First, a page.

Given our culture of outrage, particularly in the social media sphere, D’Angelo Russell‘s tweet about Tracy McGrady possibly being the Greatest of All-Time is sure to ruffle more than a few feathers, especially considering the fact that a certain Laker teammate of his has undoubtedly had a more decorated career. But before the steam starts shooting out of your ears, your interpretation of his comment depends at least partially on your grammatical reading of that sentence.
The words “might” and “may” both connote a possibility, and according to most proscriptive usage guidelines, “might” suggests even a smaller possibility than “may.” But the manner in which we’re going to assume Russell used it here – for his sake – has to do with something even hardcore grammarians “may” have a difficult time explaining: a past “unreal” conditional.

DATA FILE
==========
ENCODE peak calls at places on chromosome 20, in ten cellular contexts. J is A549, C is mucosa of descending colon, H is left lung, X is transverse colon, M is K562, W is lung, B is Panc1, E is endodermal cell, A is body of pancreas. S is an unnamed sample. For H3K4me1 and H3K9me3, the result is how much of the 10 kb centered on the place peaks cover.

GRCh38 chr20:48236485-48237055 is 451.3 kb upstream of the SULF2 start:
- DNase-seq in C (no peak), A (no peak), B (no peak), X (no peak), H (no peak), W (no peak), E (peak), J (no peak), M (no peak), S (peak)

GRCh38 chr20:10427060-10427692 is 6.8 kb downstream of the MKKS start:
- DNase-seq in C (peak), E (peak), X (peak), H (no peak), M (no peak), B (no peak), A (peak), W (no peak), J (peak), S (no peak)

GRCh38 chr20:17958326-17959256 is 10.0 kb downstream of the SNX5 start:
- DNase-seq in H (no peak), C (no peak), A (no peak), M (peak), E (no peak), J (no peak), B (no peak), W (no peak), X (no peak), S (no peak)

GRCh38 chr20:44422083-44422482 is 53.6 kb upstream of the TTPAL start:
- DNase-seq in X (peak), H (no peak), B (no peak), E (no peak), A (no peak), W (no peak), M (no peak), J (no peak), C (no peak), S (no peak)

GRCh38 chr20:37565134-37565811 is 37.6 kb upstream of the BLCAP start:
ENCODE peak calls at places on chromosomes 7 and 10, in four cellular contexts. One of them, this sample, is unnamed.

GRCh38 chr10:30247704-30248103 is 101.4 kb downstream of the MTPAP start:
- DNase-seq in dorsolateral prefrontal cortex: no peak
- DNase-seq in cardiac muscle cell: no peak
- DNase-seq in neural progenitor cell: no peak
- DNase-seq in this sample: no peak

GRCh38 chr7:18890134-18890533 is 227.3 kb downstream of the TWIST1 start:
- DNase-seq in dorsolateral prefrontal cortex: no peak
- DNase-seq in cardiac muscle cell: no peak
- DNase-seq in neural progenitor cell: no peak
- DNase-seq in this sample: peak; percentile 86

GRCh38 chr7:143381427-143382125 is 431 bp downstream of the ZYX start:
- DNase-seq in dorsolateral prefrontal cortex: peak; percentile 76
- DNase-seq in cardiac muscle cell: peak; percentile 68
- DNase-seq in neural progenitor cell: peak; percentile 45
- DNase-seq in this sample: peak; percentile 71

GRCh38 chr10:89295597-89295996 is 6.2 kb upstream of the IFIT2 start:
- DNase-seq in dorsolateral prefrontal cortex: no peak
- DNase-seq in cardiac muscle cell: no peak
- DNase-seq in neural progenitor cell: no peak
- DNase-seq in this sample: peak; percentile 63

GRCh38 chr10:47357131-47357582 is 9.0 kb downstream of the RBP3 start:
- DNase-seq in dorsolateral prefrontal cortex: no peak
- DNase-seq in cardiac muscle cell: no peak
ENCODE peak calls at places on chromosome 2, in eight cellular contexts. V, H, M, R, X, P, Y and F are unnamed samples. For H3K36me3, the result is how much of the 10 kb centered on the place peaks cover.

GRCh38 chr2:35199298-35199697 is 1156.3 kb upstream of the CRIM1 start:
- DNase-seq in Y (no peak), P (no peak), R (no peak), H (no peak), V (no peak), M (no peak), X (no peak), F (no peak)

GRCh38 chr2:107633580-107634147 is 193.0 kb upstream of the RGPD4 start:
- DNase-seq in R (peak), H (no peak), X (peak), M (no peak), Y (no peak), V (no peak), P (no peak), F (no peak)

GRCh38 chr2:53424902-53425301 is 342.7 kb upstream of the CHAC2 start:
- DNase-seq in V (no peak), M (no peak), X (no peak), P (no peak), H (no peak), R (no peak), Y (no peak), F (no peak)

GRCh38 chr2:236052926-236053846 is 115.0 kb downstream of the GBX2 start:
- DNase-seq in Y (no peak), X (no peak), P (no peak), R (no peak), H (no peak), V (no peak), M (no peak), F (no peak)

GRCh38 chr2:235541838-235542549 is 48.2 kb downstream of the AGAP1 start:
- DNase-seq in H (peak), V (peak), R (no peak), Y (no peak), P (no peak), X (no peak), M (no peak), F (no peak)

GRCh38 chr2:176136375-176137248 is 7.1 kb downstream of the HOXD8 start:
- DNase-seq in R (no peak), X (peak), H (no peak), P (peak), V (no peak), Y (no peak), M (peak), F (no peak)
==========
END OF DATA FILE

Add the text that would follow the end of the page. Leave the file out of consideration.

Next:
It basically has to do with exploring the possibility of how certain events “might have” turned out differently had the circumstances been different. Let’s use Russell’s tweet and tack on a conditional phrase for his benefit. “Tracy McGrady might have been the GOAT, had he not suffered so many injury setbacks in his prime,” or “Tracy McGrady might have been the GOAT, if he would’ve won six championships.”
It’s not so outlandish if you look at it through a particular lens. At the peak of his career in Orlando, he was a two-time scoring champ, and there was a time when you could reasonably argue that he was the best player in the league. Yes, even better than Kobe Bryant, Tim Duncan, Kevin Garnett, Shaquille O’Neal, etc., albeit for a fleeting moment. But, ultimately, that wasn’t his destiny.
Still, it’s an interesting thought experiment that could be applied to so many other extraordinarily gifted players whose career trajectories might have followed another path had the circumstances been different. The important thing to remember when using Twitter, however, is that you have 140 characters to work with. Try to make them count.
(via D’Angelo Russell)